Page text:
Other Name(s): p53
Drug Target Analysis Report Drug Target Analysis Report Content

About the Target

The TP53 gene encodes the p53 protein, which plays a crucial role in cancer therapy. Various strategies can be used to target wild-type (wtp53) and mutant (mutp53) p53 proteins in cancer treatment. In cancers with wtp53, MDM2 inhibitors prevent p53 degradation and enhance its tumor-suppressive functions. For mutp53, specific p53 mutation targeting agents and inhibitors promote degradation or restore wild-type p53 functions. These strategies aim to induce tumor-suppressive responses such as cell cycle arrest, apoptosis, and senescence to inhibit tumor initiation and progression [1].

In HPV-driven carcinogenesis, the overexpression of E6 and E7 viral oncogenes leads to p53 and Rb degradation, resulting in deregulation of the cell cycle and oncogenes expression. This, combined with epigenetic and genetic modifications, can lead to the development of cancer. Additionally, microRNAs play a role in malignant transformation caused by HPVE6 and E7 expression in cervical cancer [2].

Certain thiol-binding small molecules can reactivate mutant p53 and induce oxidative stress and cell death. These compounds bind preferentially to specific cysteine residues in mutant p53, leading to thermostabilization and activation of p53 target genes. They can also react with cellular antioxidant components, further promoting oxidative stress and tumor cell death [3].

Therapeutic approaches targeting E3 ligases in the context of p53 show promise for both wild-type and mutant p53. In wild-type p53, antagonizing E3 ligases MDM2 and COP1 can stabilize and activate p53. In mutant p53, certain compounds can induce mutant p53 degradation by targeting E3 ligases directly or indirectly [4].

Puma, a target gene of p53, plays a critical role in mediating p53-induced apoptosis. Puma activates Bax/Bak, resulting in the release of cytochrome c and the induction of apoptosis. Loss of Puma function can hinder apoptosis [5].

In conclusion, strategies targeting TP53 aim to restore wild-type p53 functions in mutants or enhance the tumor-suppressive functions of wild-type p53. This can be achieved through various approaches such as MDM2 inhibitors, mutation-specific targeting agents, E3 ligase targeting compounds, and the activation of downstream targets like Puma. These strategies ultimately aim to induce tumor-suppressive responses and promote apoptosis in cancer cells.
Based on the given context information, here are some key viewpoints regarding the mechanism of action and therapeutic strategies of TP53 (p53):

Mechanism of action of PFD in the early stages of hepatocellular carcinoma (HCC):
- PFD activates the PPARgamma signaling pathway, which modifies the translocation of NF-kB p65/p50, preventing inflammation and HCC development. It also increases p53 activity and caspase 3 activation [6].

Therapeutic strategies for targeting mutant p53:
- Approaches can be classified into six categories: restoration of wild-type p53 activities, selective degradation of mutant p53, inhibition of protein-protein interactions involved in mediating gain-of-function of mutant p53, exploiting synthetic lethal vulnerabilities, inhibition of downstream survival pathways augmented by mutant p53, and immunotherapy based on the recognition of mutant p53 neoantigens [7].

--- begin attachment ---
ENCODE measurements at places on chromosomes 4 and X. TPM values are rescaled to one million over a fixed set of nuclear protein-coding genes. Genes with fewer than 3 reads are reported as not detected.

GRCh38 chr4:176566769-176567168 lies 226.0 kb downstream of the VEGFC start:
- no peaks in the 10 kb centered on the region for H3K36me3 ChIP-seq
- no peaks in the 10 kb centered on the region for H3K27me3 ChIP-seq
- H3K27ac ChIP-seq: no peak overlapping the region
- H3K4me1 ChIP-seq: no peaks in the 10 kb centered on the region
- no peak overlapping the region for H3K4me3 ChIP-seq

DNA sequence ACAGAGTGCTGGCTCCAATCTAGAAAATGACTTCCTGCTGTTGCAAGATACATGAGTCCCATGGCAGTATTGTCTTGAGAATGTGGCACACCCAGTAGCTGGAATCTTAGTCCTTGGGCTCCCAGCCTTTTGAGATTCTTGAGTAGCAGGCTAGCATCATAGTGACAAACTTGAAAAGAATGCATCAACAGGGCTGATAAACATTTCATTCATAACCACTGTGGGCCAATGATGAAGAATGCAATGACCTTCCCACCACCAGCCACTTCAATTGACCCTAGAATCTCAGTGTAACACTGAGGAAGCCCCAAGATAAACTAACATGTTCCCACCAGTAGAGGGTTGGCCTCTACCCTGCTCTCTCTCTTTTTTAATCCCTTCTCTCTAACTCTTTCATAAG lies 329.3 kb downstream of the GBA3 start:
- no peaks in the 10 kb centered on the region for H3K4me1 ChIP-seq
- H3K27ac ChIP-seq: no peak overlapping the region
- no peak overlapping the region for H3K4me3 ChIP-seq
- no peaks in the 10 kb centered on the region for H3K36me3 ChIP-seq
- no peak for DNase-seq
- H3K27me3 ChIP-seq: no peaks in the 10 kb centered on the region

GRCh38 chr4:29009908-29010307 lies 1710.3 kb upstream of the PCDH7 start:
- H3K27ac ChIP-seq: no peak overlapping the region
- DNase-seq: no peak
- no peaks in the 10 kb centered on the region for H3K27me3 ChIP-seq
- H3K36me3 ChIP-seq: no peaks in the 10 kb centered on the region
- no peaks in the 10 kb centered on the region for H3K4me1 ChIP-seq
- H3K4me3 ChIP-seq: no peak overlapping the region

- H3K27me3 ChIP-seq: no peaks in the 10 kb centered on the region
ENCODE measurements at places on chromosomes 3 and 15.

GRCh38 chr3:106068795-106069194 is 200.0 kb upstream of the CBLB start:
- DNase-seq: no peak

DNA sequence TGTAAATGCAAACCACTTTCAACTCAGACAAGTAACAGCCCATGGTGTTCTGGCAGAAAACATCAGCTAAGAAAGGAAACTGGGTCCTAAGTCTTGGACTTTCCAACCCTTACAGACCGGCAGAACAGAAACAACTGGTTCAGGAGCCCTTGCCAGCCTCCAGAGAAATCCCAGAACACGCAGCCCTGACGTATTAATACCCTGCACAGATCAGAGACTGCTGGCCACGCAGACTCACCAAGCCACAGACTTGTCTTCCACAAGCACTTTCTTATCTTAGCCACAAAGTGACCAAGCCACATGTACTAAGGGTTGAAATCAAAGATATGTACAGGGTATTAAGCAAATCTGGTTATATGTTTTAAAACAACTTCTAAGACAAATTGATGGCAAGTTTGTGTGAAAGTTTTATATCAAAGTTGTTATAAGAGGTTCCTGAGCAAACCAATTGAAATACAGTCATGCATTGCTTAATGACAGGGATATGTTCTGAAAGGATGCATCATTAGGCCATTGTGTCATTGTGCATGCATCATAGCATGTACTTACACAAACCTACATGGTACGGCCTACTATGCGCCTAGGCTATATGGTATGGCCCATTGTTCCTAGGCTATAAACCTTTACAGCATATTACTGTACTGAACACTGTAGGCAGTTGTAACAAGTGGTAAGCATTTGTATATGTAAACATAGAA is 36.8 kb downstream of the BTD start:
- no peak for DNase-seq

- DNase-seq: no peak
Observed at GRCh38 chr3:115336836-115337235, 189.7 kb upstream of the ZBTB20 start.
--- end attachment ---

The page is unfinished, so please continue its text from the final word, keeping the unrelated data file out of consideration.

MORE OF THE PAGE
Biphasic regulation of p53 under hypoxia:
- Under normoxia, p53 accumulation leads to senescence or apoptosis.
- Hypoxic conditions reduce p53 through lysosomal degradation, promoting cell survival and inducing autophagy.
- Prolonged hypoxia results in p53 stabilization, gene expression, and maintenance of cellular homeostasis [8].

Activation of SIRT1 deacetylase in CML and FLT3-ITD+ AML:
- BCR-ABL in CML and FLT3-ITD signaling in AML activate SIRT1 deacetylase downstream, leading to p53 pathway inhibition [9].

Effects of vHMM-HA on p53 pathway:
- vHMM-HA attenuates CD44 protein-protein interactions (PPI) and CD44-dependent gene expression.
- It partially attenuates p53 and its target genes, offering a p53-dependent cytoprotective effect [10].

These viewpoints provide insights into different aspects of p53, including its role in HCC, therapeutic strategies for mutant p53, regulation of p53 under hypoxia, effects on the p53 pathway in specific cancers, and modulation of p53-dependent cellular processes by vHMM-HA.

Figure [1]

Figure [2]

Figure [3]

Figure [4]

Figure [5]

Figure [6]

Figure [7]

Figure [8]

Figure [9]

Figure [10]

Note: If you are interested in the full version of this target analysis report, or if you'd like to learn how our AI-powered BDE-Chem can design therapeutic molecules to interact with the TP53 target at a cost 90% lower than traditional approaches, please feel free to contact us at BD@silexon.ai.

More Common Targets

ABCB1 | ABCG2 | ACE2 | AHR | AKT1 | ALK | AR | ATM | BAX | BCL2 | BCL2L1 | BECN1 | BRAF | BRCA1 | CAMP | CASP3 | CASP9 | CCL5 | CCND1 | CD274 | CD4 | CD8A | CDH1 | CDKN1A | CDKN2A | CREB1 | CXCL8 | CXCR4 | DNMT1 | EGF | EGFR | EP300 | ERBB2 | EREG | ESR1 | EZH2 | FN1 | FOXO3 | HDAC9 | HGF | HMGB1 | HSP90AA1 | HSPA4 | HSPA5 | IDO1 | IFNA1 | IGF1 | IGF1R | IL17A | IL6 | INS | JUN | KRAS | MAPK1 | MAPK14 | MAPK3 | MAPK8 | MAPT | MCL1 | MDM2 | MET | MMP9 | MTOR | MYC | NFE2L2 | NLRP3 | NOTCH1 | PARP1 | PCNA | PDCD1 | PLK1 | PRKAA1 | PRKAA2 | PTEN | PTGS2 | PTK2 | RELA | SIRT1 | SLTM | SMAD4 | SOD1 | SQSTM1 | SRC | STAT1 | STAT3 | STAT5A | TAK1 | TERT | TLR4 | TNF | TP53 | TXN | VEGFA | YAP1